Just for clarity I'm going to wrap up some of the suggestions in this answer. First, my guess is that the problem is actually the one that Kos describes, and I'm thinking it happens more often than you expect it does. Making two calls to
time.strftime (actually four, but two of them are just for printing) means you're making two (four) calls under the hood to
time.localtime, and since you're checking every thirty seconds, there's a good chance that if you finish very near an exact minute, you'll end up with values straddling the 10:00 hour reasonably often. This is how I'd fix it:
t = time.localtime()
if t[3:5] == (9, 0): # Compare (hour, day) numerically
print time.strftime("Starting at: %H:%M", t)
time.sleep(59) # No need to sleep less than this, even being paranoid.
'''Returns approximate number of seconds before 9:00am tomorrow.
Probably implementing this would be easiest with the datetime module.'''
I'll leave the implementation of
get_nap_length to you if you feel like it. I'd have it return something like the number of seconds until tomorrow at 8:58 am, just for safety. Implementing this would cut down on the number of "useless" times you go through the loop, and therefore reduce your chances of misfiring somehow. Note that if you don't implement this, you also need to remove the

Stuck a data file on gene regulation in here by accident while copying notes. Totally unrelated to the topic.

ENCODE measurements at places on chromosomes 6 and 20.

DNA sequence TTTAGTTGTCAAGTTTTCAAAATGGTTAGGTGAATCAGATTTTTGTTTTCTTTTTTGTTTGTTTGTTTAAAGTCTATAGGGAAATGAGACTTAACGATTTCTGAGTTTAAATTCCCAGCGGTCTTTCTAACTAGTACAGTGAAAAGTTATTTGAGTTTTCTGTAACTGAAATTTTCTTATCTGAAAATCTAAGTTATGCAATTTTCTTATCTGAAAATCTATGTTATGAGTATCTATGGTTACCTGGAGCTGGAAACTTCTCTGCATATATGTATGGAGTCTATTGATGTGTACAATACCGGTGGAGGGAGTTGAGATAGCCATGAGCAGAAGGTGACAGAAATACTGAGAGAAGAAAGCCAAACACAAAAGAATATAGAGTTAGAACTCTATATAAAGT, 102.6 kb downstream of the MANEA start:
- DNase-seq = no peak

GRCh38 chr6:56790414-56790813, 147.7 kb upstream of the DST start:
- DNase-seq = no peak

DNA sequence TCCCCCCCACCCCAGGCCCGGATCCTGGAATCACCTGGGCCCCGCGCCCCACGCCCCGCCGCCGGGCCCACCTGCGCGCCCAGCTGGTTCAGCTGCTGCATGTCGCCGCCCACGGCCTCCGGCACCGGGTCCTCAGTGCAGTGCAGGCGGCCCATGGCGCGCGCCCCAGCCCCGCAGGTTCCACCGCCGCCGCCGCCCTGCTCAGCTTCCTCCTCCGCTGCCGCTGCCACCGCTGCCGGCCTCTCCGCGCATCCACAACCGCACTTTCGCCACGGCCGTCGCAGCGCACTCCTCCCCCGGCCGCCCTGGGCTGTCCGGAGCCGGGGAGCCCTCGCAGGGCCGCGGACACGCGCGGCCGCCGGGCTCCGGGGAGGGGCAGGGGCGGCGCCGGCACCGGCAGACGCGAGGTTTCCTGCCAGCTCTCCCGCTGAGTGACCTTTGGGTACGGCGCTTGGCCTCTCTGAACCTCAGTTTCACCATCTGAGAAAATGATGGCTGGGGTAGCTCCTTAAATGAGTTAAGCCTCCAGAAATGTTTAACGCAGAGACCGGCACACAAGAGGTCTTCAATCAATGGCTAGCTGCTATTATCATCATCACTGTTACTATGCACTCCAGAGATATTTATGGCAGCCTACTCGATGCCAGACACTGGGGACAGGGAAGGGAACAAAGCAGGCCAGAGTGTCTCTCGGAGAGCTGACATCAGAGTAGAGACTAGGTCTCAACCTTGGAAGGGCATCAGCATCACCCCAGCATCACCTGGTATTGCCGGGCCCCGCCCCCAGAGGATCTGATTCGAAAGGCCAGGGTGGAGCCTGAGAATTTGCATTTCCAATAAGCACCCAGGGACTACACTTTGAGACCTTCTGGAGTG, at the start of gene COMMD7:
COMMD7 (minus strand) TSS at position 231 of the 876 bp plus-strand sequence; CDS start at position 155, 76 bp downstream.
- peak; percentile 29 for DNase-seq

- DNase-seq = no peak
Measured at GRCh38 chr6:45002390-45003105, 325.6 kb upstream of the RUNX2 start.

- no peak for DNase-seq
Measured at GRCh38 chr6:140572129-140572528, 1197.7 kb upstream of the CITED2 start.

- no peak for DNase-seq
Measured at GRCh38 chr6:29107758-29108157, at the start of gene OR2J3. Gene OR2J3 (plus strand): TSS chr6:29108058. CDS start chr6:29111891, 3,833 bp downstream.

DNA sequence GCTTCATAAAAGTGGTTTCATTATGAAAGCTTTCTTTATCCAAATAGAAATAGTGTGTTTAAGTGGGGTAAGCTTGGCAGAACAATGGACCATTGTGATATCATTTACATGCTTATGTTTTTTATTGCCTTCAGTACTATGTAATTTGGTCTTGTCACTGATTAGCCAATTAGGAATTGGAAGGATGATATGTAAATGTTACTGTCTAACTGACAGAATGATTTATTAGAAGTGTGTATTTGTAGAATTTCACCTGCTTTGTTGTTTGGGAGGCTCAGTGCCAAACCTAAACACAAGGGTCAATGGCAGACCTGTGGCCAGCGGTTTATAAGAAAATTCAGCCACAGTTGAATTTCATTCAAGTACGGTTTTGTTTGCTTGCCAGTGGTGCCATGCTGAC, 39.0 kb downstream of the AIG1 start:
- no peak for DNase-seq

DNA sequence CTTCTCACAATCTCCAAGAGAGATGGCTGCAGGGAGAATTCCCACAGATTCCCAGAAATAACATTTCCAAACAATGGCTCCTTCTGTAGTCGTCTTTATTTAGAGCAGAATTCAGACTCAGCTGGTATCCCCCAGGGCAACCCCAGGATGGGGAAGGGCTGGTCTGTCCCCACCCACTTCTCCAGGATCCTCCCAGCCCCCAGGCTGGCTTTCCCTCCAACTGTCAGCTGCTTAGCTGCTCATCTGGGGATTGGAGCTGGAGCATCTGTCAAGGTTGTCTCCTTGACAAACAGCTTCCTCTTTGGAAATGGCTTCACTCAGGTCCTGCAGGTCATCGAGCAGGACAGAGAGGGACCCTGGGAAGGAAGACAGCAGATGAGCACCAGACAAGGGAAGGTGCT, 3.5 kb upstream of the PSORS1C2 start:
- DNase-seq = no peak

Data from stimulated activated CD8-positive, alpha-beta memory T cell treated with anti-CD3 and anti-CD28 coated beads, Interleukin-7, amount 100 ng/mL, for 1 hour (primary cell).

else from the code I provided above, or you may find yourself starting
worker2 many many times before 9:01 comes around.
Finally, it's definitely worth looking at the system scheduler, because as people have said, it's nicer to just let the OS handle that stuff. Windows makes scheduled tasks reasonably easy with native functionality (Task Scheduler under Administrative Tools). I don't know about *nix, but I'm sure it can't be that bad.